Person-centric health data should be front and centre for First Ministers’ Agreements on Healthcare

Canada’s first Ministers have finally reached an agreement, not only on Canadian health transfer payments, but just as importantly, on strategies to remedy major failings in Canada’s health sector.  These include lack of access to primary care, over-crowded emergency rooms, prohibitive wait-times for surgery, and perhaps the worst record in the OECD for COVID deaths in long term care facilities.

There is another less obvious, but arguably more crucial failing: major shortfalls in collecting, sharing, and making effective use of health data to support health care and public health quality. 

Sharing personal health data immediately raises fears about privacy. Yet, when confronted with this question over a year ago, in the context of the pandemic, Canada’s federal privacy commissioner stated, “during a public health crisis, privacy laws still apply, but they are not a barrier to appropriate information sharing.” The inability to share not only data on the genetics of the evolving waves of COVID-19, but also to connect these waves to something as basic as whether an individual had been vaccinated, has imperiled governments’ capacity to control the pandemic.

“Privacy chill” extends well-beyond the pandemic. 

How can we understand physician and nurse shortages without data on their training, where they are working or why they are relocating or quitting their jobs?  How can we understand if novel “innovations” in health services, such as private for-profit joint replacement facilities, are not luring away publicly financed hospital staff? How can physicians provide competent health services without knowing the health histories of their patients?  These essential tasks require robust and appropriate sharing of personal health data.

These are not new observations. First Ministers’ Health Accords both in 2003/2004 and 2017 included commitments by all jurisdictions to improve health data.  These Accords connected health data to “accountability.”  But this was not accountability by provinces and territories to the federal government; rather it was to their publics.

Unfortunately, these First Ministers’ commitments have largely failed.  Among the reasons are a perception that investing in data takes away from “front line health care,” “short termism” posed by electoral cycles, fears that data sharing and the resulting analyses may reveal embarrassing under-performance, and widespread gaps in health data literacy across the health sector and among the public more generally.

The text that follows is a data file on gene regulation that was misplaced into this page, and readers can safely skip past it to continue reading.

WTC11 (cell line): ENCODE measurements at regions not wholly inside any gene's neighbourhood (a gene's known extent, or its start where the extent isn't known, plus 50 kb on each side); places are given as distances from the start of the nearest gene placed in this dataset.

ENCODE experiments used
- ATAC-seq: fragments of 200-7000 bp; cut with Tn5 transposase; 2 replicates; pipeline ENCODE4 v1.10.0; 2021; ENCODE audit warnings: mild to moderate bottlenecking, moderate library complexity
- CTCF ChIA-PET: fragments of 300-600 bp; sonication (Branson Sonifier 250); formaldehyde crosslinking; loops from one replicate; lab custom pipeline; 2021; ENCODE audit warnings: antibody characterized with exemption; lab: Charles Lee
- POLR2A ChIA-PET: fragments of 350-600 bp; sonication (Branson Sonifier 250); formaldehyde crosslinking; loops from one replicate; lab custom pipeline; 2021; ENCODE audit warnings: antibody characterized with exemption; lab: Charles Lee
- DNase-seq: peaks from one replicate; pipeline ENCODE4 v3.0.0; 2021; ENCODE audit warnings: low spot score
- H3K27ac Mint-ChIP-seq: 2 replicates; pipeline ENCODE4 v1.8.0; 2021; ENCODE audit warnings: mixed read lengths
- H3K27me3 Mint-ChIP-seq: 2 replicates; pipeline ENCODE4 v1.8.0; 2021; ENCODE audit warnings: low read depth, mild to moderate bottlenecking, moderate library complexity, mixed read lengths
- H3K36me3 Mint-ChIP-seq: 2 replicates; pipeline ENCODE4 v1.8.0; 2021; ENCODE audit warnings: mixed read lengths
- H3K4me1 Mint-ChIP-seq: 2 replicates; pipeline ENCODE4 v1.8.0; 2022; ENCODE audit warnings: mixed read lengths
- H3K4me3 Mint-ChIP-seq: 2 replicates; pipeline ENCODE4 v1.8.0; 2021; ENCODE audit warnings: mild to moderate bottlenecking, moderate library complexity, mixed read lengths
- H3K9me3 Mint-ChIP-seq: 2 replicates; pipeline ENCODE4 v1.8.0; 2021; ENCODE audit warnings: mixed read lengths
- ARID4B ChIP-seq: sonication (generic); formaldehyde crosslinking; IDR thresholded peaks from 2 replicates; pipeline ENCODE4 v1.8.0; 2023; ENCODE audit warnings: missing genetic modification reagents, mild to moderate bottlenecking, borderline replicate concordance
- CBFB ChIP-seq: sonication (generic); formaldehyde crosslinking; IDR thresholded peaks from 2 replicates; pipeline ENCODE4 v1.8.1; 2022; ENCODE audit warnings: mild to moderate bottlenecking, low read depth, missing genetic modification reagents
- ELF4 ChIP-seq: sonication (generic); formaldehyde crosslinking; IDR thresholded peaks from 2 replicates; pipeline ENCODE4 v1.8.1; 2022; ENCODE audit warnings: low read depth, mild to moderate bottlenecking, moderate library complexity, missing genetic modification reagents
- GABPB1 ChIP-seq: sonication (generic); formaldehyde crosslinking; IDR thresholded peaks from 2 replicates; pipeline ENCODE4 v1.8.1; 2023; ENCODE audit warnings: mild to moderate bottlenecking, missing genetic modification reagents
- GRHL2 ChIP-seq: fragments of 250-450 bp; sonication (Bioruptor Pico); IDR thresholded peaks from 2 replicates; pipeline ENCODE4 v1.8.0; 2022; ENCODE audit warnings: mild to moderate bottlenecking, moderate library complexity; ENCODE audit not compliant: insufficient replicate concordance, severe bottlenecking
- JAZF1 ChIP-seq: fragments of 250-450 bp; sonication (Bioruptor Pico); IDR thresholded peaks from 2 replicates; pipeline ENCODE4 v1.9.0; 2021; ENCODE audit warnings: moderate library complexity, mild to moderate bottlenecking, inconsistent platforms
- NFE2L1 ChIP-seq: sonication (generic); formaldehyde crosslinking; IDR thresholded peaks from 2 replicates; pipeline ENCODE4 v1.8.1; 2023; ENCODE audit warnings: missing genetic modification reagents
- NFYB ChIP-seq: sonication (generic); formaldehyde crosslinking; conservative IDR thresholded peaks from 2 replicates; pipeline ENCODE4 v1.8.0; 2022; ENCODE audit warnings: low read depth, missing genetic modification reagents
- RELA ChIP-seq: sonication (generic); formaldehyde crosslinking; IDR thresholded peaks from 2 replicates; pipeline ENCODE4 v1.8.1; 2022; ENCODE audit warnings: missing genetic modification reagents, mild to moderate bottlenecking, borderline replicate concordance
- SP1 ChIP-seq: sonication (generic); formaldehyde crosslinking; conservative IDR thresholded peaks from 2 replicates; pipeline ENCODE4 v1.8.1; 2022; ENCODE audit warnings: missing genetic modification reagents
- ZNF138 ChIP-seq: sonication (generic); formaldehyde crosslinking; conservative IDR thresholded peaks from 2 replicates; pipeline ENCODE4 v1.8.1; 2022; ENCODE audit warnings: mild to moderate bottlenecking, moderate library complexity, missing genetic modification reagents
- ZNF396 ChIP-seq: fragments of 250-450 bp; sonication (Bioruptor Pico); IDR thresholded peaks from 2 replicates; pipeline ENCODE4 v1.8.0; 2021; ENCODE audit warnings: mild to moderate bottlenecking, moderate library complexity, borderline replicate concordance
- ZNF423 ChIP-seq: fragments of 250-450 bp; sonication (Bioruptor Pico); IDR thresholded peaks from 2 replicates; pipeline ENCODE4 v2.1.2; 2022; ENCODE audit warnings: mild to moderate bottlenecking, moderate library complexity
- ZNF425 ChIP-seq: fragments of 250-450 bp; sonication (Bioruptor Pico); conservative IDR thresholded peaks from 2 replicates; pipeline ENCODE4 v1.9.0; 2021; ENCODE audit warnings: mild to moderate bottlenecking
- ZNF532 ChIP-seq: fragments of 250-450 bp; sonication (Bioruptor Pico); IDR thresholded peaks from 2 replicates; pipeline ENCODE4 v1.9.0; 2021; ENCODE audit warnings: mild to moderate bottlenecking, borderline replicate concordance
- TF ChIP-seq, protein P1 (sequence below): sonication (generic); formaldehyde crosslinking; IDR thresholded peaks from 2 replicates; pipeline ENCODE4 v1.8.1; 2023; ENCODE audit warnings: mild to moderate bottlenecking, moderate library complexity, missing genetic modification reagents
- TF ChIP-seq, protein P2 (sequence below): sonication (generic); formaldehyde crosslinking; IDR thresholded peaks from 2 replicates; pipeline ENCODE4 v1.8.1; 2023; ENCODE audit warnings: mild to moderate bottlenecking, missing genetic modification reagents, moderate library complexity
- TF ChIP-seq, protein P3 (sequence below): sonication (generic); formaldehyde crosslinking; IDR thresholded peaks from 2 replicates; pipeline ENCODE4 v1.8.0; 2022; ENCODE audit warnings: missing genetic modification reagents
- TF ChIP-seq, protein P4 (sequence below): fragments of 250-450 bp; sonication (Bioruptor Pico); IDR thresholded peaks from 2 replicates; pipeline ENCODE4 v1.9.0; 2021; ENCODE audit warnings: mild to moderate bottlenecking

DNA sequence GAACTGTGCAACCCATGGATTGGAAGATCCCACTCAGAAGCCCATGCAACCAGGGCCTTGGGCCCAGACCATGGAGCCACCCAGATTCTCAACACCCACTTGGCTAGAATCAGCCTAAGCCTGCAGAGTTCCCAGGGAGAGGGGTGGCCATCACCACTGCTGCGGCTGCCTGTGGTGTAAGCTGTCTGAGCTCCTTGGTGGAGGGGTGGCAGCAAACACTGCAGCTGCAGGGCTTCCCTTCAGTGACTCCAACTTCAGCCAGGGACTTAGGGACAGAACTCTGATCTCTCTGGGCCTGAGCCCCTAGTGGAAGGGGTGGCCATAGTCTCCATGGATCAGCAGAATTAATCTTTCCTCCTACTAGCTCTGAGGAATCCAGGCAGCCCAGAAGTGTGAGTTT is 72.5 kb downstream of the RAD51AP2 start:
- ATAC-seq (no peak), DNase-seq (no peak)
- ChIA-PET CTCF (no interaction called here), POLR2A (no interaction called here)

Fortunately, there has been a sea change in attitudes regarding health data since the 2003 and 2017 Health Accords – many more organizations and members of the public have seen, especially as a result of the pandemic, just how important high quality health data and actionable analysis are.   

There is finally some cause for optimism, after decades of reports and recommendations.

The most recent is the report of the Expert Advisory Group on a pan-Canadian Health Data Strategy, which was comprised of diverse experts from across Canada and the health sector. The keystone of the report is the recommendation for a Health Data Charter that can serve as a unifying vision around which all health sector stakeholders, including governments, First Nations Inuit and Metis, health care providers and the public, can frame a common approach to health data design and use. 

Crystalized in 10 concise points, the Health Data Charter starts with the premise that health data should be “person-centric,” with the collective obligation to maximize the health and wellbeing of individuals and populations. While sounding simple, truly person-centric health would dramatically alter Canada’s health data by transforming the current architecture from being largely provider-centric, which too often fragments individuals’ health data between family doctors, hospitals, labs, pharmacies, private clinics, nursing homes and so on.

The foundational importance of health data to the quality and sustainability of Canada’s health care sector is clear. Optimizing Canada’s health data will require a strong harmonized approach centred on the welfare of individual Canadians. 

Following the First Ministers meeting, the various bilateral agreements should all include a common pan-Canadian commitment to cooperation across jurisdictions and specific resourcing for advancing health data transformation. The Health Data Charter provides a clear framework upon which to build such cooperation.Michael Wolfson, PhD, is a former Assistant Chief Statistician at Statistics Canada and an adjunct professor in the faculties of medicine and law at the University of Ottawa. Bartha Maria Knoppers, PhD, JD, OC, OQ is Professor, McGill University; Canada Research Chair in Law and Medicine. Ewan Affleck CM, MDCM, CCFP is a practicing physician and health informatician. All three authors were members of the Expert Advisory Group of the pan-Canadian Health Data Strategy convened by the Public Health Agency of Canada.